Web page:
Developer Thomas J. Hynes, Jr., a nephew of the Boston mayor who is the namesake of the John B. Hynes Auditorium, says Gov. Charlie Baker is right to propose selling the facility — and he talks up the idea of a rail connection to take Back Bay hotel guests to the Boston Convention and Exhibition Center in the Seaport. (Boston Globe)


North Adams is exploring converting Eagle Street into a woonerf, a Dutch term referring to a roadway that treats pedestrians, bicyclists, and cars equally. One problem: parking spaces would probably have to go, and merchants aren’t happy about that. (Berkshire Eagle)

Doyle’s Cafe was one of about 80 Boston bars to receive a liquor license on the day prohibition ended in 1933, and now in part because of the way the licensing system was designed back then, the license is worth $455,000. (WBUR)

Brockton’s city planning department has a vision for a redesigned Main Street that would include protected bike lanes, and synchronized traffic signals. (Brockton Enterprise)


“I would like you to do us a favor though,” said President Trump to Ukrainian leader Volodymyr Zelensky. (The New Yorker) House Intelligence Committee chairman Adam Schiff said the whistleblower complaint submitted to Congress is “deeply disturbing.”(New York Times) This morning the House Intelligence Committee posted the whistleblower complaint. John Kerry, the former secretary of state and 2004 Democratic nominee for president, said that if Trump isn’t held accountable, “say goodbye to rule of law.” (WGBH)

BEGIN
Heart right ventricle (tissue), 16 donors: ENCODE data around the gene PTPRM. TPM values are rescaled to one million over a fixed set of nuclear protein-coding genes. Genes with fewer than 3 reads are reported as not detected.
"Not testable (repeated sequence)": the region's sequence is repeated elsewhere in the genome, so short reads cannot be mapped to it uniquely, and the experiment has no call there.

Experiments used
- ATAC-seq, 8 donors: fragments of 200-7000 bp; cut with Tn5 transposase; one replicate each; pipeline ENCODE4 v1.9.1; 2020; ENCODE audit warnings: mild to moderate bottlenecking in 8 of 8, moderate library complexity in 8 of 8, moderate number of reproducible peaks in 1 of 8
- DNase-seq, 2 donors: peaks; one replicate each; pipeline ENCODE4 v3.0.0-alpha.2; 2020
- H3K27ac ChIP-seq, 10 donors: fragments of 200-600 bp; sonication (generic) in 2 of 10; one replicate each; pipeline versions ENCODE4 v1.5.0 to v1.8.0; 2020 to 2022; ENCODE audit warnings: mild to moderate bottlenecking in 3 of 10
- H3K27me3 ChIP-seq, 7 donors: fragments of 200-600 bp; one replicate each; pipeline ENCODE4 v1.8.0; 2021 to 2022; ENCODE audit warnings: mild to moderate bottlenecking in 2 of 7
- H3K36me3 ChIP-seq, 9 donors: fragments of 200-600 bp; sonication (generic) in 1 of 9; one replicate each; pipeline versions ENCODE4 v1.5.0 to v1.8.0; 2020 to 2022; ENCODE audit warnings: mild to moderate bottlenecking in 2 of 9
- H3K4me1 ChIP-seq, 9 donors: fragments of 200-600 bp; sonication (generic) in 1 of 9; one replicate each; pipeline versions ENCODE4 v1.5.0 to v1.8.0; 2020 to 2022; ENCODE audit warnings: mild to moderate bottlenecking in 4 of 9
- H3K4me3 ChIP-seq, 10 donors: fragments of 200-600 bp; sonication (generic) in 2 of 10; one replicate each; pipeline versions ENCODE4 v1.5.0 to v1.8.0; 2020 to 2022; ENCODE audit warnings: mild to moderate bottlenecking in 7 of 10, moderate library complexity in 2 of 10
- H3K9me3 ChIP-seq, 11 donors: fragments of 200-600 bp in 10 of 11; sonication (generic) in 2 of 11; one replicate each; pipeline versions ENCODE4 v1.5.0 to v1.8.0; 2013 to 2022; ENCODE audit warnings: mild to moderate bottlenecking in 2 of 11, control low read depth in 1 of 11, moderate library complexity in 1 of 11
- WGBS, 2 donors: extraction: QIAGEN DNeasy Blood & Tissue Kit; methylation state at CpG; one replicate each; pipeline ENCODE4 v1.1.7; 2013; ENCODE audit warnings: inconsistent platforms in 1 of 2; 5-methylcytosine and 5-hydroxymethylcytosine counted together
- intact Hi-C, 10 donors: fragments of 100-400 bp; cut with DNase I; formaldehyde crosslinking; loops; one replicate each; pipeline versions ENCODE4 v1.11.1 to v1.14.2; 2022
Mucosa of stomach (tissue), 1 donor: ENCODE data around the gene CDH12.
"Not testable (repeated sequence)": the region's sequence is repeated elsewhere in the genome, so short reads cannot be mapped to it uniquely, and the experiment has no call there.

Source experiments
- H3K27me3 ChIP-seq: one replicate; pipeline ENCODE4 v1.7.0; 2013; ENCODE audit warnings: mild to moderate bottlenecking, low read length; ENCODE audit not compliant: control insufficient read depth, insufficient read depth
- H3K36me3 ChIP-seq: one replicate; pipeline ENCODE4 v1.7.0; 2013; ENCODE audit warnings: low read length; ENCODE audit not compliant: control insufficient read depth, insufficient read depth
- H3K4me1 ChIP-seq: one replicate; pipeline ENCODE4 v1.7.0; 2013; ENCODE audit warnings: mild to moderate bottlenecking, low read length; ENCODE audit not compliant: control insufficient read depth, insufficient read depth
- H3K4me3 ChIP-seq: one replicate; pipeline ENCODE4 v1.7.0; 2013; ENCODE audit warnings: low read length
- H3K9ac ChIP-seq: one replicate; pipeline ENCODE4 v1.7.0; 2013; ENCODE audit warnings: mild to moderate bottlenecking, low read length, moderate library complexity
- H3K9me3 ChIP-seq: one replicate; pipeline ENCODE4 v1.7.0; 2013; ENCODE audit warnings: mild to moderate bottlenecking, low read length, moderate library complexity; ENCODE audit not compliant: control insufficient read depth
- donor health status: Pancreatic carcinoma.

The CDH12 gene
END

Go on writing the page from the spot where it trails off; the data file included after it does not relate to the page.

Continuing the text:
US Rep. Richard Neal, who has been reluctant to join the impeachment army, is now one of its generals. (Boston Globe) Herald columnist Michael Graham says the impeachment drive may help Elizabeth Warren in the short-term, but could backfire on her in the end. 


Bill Forry laments the anemic 11 percent turnout in Tuesday’s preliminary municipal election in Boston. (Dorchester Reporter


The University of Massachusetts Boston was one of seven US campuses targeted in a Chinese visa fraud scheme to bring government agents here to recruit scientists to come to China under the guise they were researchers, according to court documents. (Boston Globe)

The Boston Public Schools hires a consultant to help with the chronic problem of late school buses. (Boston Globe)


The death toll from Eastern equine encephalitis rises to four. (MassLive)


Amherst is using $30,000 in Community Preservation Act funds to create a famous writers’ walk. (Daily Hampshire Gazette)

The Boston Center for the Arts plans to offer heavily subsidized work space to artists, but the decision could mean displacement of some artists who currently have studio space there. (Boston Globe)


After 106 days and $5.4 million in repairs, the Red Line is finally back to its pre-derailment status. (CommonWealth) But a problem with the doors on new Orange Line cars — one opened last Friday while a train was in motion — led MBTA officials to pull all 12 of the new cars that had been operating out of service until a fix can be made. (Boston Globe)

The once obscure Registry of Motor Vehicles board at the center of the driver’s license controversy is now asking the Inspector General’s office to embed someone at the board to make sure everything is on the up and up. (CommonWealth)


Any big increase in the amount of at-sea monitoring would bankrupt the groundfishing industry that pays for the oversight, fishermen told regulators. (Gloucester Daily Times)

A proposed bylaw that would ban the purchase and sale of beverages in single-use plastic containers on town property got a boost Tuesday from the Dennis Board of Selectmen. (Cape Cod Times) 


The Fall River City Council is seeking a preliminary injunction to compel Mayor Jasiel Correia II, who is facing 24 federal charges, to step aside from his duties as mayor. (Herald News)